Love olive trees but don’t have the space for a majestic 30-foot tree and its wide-spreading branches? What if you could get it in a smaller size?
These fruitless dwarf olive trees could be the perfect shrubs for you. With no fruit to make a mess and a diminutive size, these plants are perfect for lining a walkway or as container plants flanking an entry. Plus, they don’t reach towering heights or branch out to take up half your yard.
Check out everything you need to know about the dwarf olive tree here!
Though it is called a tree, the dwarf olive tree is the size of a shrub. On average, they grow to about 2 – 4 feet, though some can reach around 8 – 10 feet. How often you prune and shape the tree will affect its mature size.
Dwarf olive trees are actually regular olive trees that have been grafted onto smaller rootstock. This creates a more diminutive version of the same gorgeous olive trees you already love.
Like regular olive trees, dwarf olive trees grow at a moderate rate. Because of their smaller size, it only takes a few years to reach maturity. A slower growth rate is often preferred among bushes of this type because you don’t have to prune as often.
Dwarf olive trees naturally have a compact, somewhat rounded shape. You can take advantage of this further by pruning and encouraging the plant to maintain its shape. These trees are often seen in topiary gardens because they are so easy to train.
Olive trees have small oval-shaped leaves that are pointed on both ends. The tops are a lovely green color, while the bottoms of the leaves have a silvery sheen. The unique splash of color is perfect for adding a bit of variety to an overly green landscape.
In the spring, dwarf olive trees burst forth with a bunch of small, white blooms. However, fruitless varieties don’t produce perfect flowers, meaning they are incapable of bearing fruit.
For those who are not interested in constantly cleaning up the mess left by fruit dropping on the ground, these trees are amazing!
Furthermore, fruitless trees produce less than 1% of the pollen produced by a fruit-bearing olive tree. For this reason, you can plant them even in areas where pollen-producing varieties of olive trees have been banned for allergen reasons.
During the first few months after planting, your dwarf olive tree will require regular, deep watering. However, after the tree has been established, a frequent watering schedule is not necessary. Olive trees love hot climates and are very resistant to drought.
As a hot weather plant, dwarf olive trees love the sunshine. They flourish in full sun where other plants might start to wither.
In addition to lots of sunshine, dwarf olive trees prefer a warm home. They are rated for USDA climate zones 8 – 11.
They can tolerate cold snaps down to about 20 – 30 degrees Fahrenheit and can withstand a small amount of frost. If it gets much colder than that or stays that cold for an extended period of time, the olive trees will struggle.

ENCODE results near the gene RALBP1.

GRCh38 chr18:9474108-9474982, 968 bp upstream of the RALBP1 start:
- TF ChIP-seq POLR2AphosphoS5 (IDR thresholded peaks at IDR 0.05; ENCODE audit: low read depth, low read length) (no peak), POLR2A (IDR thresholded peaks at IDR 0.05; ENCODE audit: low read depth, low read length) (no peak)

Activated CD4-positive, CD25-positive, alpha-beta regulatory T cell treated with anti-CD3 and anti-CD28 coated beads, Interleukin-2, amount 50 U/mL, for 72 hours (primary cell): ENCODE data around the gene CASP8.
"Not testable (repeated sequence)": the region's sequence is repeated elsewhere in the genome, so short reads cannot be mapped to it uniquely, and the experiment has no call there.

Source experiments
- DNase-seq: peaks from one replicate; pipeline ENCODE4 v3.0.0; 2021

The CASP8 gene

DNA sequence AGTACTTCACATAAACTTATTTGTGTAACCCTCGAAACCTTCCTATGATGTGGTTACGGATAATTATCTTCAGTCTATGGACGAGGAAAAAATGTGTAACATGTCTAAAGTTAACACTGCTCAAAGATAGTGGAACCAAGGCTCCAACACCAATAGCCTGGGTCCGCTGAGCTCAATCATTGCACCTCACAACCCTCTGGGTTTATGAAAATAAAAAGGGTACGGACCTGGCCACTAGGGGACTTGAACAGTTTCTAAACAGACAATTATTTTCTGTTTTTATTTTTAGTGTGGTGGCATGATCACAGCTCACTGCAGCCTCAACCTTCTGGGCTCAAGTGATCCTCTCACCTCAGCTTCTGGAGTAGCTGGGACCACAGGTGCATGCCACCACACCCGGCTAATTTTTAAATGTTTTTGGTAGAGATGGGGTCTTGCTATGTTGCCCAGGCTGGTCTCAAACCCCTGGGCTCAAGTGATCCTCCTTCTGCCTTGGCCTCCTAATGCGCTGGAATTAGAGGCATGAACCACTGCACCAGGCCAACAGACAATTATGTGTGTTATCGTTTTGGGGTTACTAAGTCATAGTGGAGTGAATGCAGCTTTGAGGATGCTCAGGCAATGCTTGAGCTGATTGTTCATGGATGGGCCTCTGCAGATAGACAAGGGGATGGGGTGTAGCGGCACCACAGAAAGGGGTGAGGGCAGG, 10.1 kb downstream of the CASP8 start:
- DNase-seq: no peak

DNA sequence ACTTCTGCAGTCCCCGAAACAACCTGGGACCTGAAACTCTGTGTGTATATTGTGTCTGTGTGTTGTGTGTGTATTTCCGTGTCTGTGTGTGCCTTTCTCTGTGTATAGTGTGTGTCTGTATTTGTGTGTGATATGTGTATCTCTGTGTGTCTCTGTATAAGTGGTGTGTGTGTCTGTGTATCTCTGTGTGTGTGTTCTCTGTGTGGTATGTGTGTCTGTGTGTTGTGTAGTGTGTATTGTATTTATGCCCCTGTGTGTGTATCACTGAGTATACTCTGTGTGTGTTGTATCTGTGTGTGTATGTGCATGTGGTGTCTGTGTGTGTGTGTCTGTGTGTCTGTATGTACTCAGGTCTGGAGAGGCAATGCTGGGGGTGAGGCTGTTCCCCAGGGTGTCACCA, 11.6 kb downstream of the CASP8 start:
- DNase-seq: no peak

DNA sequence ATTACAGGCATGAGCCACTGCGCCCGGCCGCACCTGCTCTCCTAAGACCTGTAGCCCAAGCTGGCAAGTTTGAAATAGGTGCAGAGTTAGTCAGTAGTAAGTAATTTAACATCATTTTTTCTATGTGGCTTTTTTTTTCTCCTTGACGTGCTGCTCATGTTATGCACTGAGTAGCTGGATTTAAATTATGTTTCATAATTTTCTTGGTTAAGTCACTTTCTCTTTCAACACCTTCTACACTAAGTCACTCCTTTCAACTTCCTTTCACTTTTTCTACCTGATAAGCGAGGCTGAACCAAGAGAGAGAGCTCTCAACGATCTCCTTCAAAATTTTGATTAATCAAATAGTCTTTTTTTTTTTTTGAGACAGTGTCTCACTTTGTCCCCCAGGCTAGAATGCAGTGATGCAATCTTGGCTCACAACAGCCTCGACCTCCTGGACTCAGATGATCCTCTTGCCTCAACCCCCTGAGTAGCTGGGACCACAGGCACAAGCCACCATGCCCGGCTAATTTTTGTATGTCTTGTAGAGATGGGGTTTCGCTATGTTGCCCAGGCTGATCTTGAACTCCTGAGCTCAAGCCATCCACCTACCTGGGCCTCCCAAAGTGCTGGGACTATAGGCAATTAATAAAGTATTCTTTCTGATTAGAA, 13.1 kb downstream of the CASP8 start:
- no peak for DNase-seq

When it comes to soil needs, olive trees aren’t picky. They can grow in all types of soil, from light sandy soil to heavy soil with a lot of clay. The pH doesn’t matter much to them either, and they can grow in acidic, neutral, and basic soils. These trees can even flourish in nutritionally-poor soil.
Because of their flexibility, they are easy plants to add to your landscaping. Little maintenance is required (other than regular watering for the first few months), and most trees will happily take root. These are not delicate plants that you have to fret over constantly to ensure they can establish themselves.
The main thing is to ensure that the soil drains well. These trees can start to rot easily if they are left in pools of water or spend a lot of time in waterlogged soil.
Be careful about using organic matter or even native soil in containers with these plants. These soils can compact too much. A lightweight potting soil with good drainage is a better choice.
For the first 6 months or so after planting, you need to carefully monitor how much water your dwarf olive tree is receiving. Both underwatering and overwatering can cause the plant to start dropping leaves. Unfortunately, once they start to fall, it is difficult for the plant to recuperate, so keep a close eye out.
Once the plant has been established, frequent watering is not necessary. These trees are fairly drought-resistant. However, it’s still a good idea to check your tree occasionally to make sure it is getting what it needs.
Once olive trees are established, they are a very low-maintenance plant. All they need on a regular basis is weekly watering (more for container plants).
Once a year, you can feed a general-purpose fertilizer before new growth begins in the spring. Prune once a year in the winter to help the plant keep its desired shape and trim away dead pieces or branches that cross one another.
If you notice pests like aphids and thrips bothering your tree, rinse them off with a hose or treat your tree with insecticidal soap. Diatomaceous earth works to rid the tree of ants and spider mites. Neem oil is great for scale insects.
Dwarf olive trees are a fantastic addition to any landscape. They work great as container plants for patios, porches, or focal pieces in your yard. Plus, with no fruit to make a mess, infrequent watering, and minimal maintenance, these trees are a dream to care for once established.
Get yours today!